Jethro and Jewish Identity: Identity Negotiation In Jewish Biblical Interpretation Open Access

Lawrence, Beatrice Jane Wallins (2009)

Permanent URL: https://etd.library.emory.edu/concern/etds/9p290971z?locale=en
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Abstract

Abstract
Jethro and Jewish Identity: Identity Negotiation
In Jewish Biblical Interpretation
By Beatrice J. W. Lawrence
This dissertation examines the treatment of Jethro, Moses' father-in-law, in Jewish
biblical interpretation up to the 10th century CE. The particular focus of this examination
is Jewish identity, and how Jethro's non-Israelite identity in the Bible is addressed by
rabbinic exegetes. First, the author discusses the biblical texts pertinent to post-biblical
Jewish discussions of Jethro (comprising portions of Exodus, Numbers, Judges and 1
Chronicles). Then, the author presents and discusses the treatment of Jethro in Tannaitic
midrashim, later midrashim, Targums, and Talmudic materials. Certain themes--both
positive and negative--appear and reappear throughout the rabbinic texts examined in
this study. In each collection of texts, we find that Jethro is praised for his beliefs,
spiritual sensitivity and wisdom; honored for his hospitality to Moses; and lauded as a
Torah scholar, even the progenitor of a line of scholars. His connection to Torah,
however, does not supercede the fact that he is not an Israelite: Jethro is excluded from
the revelation of the Torah at Sinai. He is frequently viewed as a convert, both subtly and
directly, but little information is given about his conversion process. His idolatrous past
is frequently addressed, but often with hospitable overtones: Jethro is treated as a
paradigmatic convert because of the change he undertakes. Each body of literature also
contains traditions that record an unyielding ethnic distinction between Jethro and the
Israelites--even after he has converted, a boundary remains. The land of Israel was a
less significant marker of identity for the rabbis of the later midrashim and the Targums
than it was for the Tannaim. Though certain aspects of identity are afforded to Jethro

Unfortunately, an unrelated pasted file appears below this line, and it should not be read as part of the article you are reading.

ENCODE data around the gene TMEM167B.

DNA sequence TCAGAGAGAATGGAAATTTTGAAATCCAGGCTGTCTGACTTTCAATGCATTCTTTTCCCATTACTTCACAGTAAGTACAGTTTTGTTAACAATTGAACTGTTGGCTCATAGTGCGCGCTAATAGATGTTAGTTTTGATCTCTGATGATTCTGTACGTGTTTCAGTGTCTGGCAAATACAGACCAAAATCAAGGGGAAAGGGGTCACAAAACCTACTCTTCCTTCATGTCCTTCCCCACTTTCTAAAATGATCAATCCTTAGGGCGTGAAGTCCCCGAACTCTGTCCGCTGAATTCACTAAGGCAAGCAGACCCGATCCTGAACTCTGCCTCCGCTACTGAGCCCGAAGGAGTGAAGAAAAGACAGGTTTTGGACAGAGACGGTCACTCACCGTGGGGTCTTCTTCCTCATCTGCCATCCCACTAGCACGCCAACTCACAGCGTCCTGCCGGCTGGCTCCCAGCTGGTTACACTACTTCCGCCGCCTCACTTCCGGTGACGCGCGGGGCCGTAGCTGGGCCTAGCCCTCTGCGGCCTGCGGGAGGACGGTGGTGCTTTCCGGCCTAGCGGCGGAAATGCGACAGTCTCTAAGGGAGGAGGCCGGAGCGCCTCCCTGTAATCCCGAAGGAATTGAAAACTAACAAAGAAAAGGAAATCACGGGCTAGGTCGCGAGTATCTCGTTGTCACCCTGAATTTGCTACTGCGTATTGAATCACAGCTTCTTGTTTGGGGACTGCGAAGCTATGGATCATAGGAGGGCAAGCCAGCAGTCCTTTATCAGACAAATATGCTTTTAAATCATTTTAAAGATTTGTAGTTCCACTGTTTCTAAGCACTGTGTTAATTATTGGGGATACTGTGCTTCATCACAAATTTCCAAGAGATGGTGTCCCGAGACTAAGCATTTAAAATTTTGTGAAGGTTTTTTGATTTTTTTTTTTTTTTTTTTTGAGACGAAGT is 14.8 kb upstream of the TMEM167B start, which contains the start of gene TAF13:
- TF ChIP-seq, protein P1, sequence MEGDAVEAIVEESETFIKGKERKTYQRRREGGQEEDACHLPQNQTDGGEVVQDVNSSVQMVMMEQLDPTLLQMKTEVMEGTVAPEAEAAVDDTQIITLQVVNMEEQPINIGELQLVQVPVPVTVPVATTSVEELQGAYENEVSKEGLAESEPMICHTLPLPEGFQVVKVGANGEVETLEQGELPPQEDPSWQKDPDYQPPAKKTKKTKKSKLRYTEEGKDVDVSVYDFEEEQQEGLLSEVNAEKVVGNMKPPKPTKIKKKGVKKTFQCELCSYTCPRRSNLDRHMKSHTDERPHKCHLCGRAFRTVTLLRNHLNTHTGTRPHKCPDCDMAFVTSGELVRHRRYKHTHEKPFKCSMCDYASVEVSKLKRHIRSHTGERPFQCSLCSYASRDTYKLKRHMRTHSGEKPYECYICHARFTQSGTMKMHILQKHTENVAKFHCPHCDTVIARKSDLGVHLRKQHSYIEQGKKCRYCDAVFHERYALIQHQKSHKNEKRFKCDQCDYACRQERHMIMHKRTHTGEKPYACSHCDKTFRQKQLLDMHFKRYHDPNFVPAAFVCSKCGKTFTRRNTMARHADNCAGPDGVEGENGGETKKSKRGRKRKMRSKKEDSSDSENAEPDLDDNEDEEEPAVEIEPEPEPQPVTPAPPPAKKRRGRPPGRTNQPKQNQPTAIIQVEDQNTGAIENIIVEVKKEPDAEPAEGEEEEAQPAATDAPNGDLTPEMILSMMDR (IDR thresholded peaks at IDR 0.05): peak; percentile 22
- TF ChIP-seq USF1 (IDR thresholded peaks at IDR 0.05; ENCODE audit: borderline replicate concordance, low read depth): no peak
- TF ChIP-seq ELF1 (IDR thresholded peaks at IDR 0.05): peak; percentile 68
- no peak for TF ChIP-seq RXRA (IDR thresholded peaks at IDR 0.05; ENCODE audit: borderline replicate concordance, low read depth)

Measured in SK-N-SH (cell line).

with relative consistency--Torah study and belief in YHWH--the problem of ethnicity
and lineage consistently places a barrier between Jethro and the Israelites. The later
midrashim demonstrate more extreme traditions in this regard; they are more radically
inclusive and more virulently exclusive than the Tannaitic midrashim, indicating the fact
that anxiety about boundaries continued to be a component of Jewish thought during the
rabbinic period, and continued to grow in significance with time.

Table of Contents

Table of Contents

Chapter 1: Introduction..............................................................................1

Chapter 2: Jethro in the Bible......................................................................46

Chapter 3: Jethro in Tannaitic Midrashim.......................................................93

Chapter 4: Jethro in Later Midrashim..........................................................127

Chapter 5: Jethro in the Targums...............................................................172

Chapter 6: Conclusions...........................................................................205

Bibliography.......................................................................................213
































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